Of Monsters and Men
A few nights ago, I watched The Amazing Spider-Man on Blu-Ray. (Warning: many spoilers ensue.) The movie reboots the franchise that began in 2002, and this time around, the genetic enhancement of human beings is far more central to the plot. Just as in the first series, the high school student Peter Parker, bitten by a genetically modified spider, develops superpowers; but this time around, the spider comes from a corporation whose business model depends on “cross-species genetics,” and Peter’s nemesis—the scientist Curtis Connors, once the research partner of Peter’s deceased father—is a man with one arm, who not only longs to generate a working limb, but dreams of a world where disability and disease are erased.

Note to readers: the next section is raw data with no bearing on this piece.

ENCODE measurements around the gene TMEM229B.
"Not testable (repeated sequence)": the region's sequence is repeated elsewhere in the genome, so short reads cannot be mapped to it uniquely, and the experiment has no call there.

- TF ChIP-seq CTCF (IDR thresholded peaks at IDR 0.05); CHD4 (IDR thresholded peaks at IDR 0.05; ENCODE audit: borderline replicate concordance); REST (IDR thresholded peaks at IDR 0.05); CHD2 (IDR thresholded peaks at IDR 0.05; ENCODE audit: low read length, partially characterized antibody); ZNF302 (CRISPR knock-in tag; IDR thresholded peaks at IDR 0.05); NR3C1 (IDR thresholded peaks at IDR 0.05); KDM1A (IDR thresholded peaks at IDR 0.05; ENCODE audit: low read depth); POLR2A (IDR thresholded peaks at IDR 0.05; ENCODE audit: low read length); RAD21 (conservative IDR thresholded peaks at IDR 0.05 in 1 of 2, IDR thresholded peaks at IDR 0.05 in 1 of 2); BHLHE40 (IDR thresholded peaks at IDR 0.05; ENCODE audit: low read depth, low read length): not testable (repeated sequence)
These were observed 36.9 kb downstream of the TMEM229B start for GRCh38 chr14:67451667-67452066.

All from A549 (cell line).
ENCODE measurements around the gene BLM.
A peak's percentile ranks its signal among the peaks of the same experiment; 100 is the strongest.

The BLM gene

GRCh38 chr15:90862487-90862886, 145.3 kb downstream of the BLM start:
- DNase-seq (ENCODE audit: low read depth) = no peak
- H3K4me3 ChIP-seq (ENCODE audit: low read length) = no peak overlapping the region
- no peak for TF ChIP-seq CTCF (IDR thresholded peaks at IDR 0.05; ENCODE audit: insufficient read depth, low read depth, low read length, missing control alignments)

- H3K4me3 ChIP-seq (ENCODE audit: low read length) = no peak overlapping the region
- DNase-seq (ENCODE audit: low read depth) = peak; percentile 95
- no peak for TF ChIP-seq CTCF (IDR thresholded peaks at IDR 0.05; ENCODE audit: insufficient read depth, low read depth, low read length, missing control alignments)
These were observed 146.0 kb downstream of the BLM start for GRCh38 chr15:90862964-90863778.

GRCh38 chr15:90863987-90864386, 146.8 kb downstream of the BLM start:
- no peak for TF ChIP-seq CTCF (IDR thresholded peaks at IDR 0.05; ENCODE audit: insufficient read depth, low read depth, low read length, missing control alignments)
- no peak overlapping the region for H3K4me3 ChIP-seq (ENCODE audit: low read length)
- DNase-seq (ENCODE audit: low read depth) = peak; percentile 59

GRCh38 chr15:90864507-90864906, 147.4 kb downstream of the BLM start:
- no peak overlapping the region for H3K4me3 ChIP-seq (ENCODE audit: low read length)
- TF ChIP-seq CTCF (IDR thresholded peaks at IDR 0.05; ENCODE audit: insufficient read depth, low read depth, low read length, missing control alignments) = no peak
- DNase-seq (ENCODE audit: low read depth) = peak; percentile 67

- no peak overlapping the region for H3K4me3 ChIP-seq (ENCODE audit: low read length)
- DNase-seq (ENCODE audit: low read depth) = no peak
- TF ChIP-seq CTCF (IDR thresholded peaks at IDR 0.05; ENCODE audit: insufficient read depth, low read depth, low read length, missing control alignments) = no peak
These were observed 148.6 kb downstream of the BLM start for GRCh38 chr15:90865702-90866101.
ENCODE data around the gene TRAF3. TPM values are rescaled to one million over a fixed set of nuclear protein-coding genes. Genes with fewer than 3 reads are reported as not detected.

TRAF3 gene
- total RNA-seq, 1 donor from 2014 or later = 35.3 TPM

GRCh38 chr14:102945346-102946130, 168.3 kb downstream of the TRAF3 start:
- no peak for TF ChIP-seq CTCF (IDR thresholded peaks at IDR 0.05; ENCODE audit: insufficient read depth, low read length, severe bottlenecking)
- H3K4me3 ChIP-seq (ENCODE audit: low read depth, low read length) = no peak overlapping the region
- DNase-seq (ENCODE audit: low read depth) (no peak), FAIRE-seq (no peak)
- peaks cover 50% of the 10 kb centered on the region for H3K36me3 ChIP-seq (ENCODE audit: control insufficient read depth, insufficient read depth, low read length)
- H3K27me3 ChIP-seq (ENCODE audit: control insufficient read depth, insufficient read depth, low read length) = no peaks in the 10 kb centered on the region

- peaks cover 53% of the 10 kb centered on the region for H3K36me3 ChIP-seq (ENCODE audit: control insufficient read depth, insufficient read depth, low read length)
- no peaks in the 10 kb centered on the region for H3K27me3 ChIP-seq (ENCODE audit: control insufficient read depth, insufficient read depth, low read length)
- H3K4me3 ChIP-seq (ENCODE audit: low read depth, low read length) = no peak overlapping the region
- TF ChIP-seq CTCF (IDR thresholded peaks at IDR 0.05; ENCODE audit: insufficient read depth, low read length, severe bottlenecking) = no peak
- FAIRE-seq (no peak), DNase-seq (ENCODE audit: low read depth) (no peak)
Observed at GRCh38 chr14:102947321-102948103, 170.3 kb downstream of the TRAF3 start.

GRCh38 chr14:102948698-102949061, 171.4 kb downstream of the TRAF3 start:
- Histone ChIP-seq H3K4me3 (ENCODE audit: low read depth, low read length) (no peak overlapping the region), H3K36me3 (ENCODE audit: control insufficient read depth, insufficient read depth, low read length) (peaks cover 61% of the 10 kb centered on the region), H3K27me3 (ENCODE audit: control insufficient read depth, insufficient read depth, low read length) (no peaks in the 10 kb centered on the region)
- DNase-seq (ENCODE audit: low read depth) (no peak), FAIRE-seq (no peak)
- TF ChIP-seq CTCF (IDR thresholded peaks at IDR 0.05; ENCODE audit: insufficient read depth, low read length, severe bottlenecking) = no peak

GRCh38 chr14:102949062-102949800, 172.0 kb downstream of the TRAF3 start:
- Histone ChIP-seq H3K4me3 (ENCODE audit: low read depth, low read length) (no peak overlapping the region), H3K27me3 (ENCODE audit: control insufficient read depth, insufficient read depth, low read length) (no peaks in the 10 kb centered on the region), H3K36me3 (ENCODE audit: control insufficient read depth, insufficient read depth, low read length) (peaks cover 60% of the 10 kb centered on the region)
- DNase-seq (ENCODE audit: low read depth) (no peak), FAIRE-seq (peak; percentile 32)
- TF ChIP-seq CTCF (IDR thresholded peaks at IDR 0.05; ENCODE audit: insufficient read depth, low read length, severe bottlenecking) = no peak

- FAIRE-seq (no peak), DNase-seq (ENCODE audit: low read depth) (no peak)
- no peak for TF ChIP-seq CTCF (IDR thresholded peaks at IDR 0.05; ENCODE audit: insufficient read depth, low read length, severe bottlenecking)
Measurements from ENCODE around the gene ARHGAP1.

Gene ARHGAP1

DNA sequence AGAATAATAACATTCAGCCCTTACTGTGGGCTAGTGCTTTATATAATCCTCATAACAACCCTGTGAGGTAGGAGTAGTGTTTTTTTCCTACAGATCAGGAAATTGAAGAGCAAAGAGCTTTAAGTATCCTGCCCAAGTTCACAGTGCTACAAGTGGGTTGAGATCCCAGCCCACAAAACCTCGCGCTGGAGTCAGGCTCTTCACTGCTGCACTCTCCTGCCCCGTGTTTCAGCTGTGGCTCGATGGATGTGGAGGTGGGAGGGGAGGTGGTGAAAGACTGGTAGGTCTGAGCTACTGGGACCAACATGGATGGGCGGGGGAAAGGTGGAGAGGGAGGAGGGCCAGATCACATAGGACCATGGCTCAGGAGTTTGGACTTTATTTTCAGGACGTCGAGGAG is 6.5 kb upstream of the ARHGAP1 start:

For Dr. Connors, pressure from his corporate employer pushes these dreams across a moral border. Oscorp’s namesake CEO—Norman Osborn, whom we never see—needs the technology to extend his life. Facing the loss of his job and funding, Connors injects himself to prove his research can work in humans. He collapses, and in a gorgeously creepy scene, awakens to his new self: Peeling back a dry, plantlike husk, he discovers a new arm both fetal and disproportionately large, the veins visible through translucent skin. In the logic of the fantastic, from Dr. Jekyll and Mr. Hyde to The Fly to The Amazing Spider-Man, Faustian choices lead to swift transformations. The hand soon becomes a giant claw, and Connors acquires a tail, reptilian eyes, and green pebbled skin to go with his resonant English accent. Before long, he has torn his way out the back of a taxi and is throwing cars off a bridge.
The special effects are good, but as the plot shows, the movie’s focus on genetic modification is more than incidental.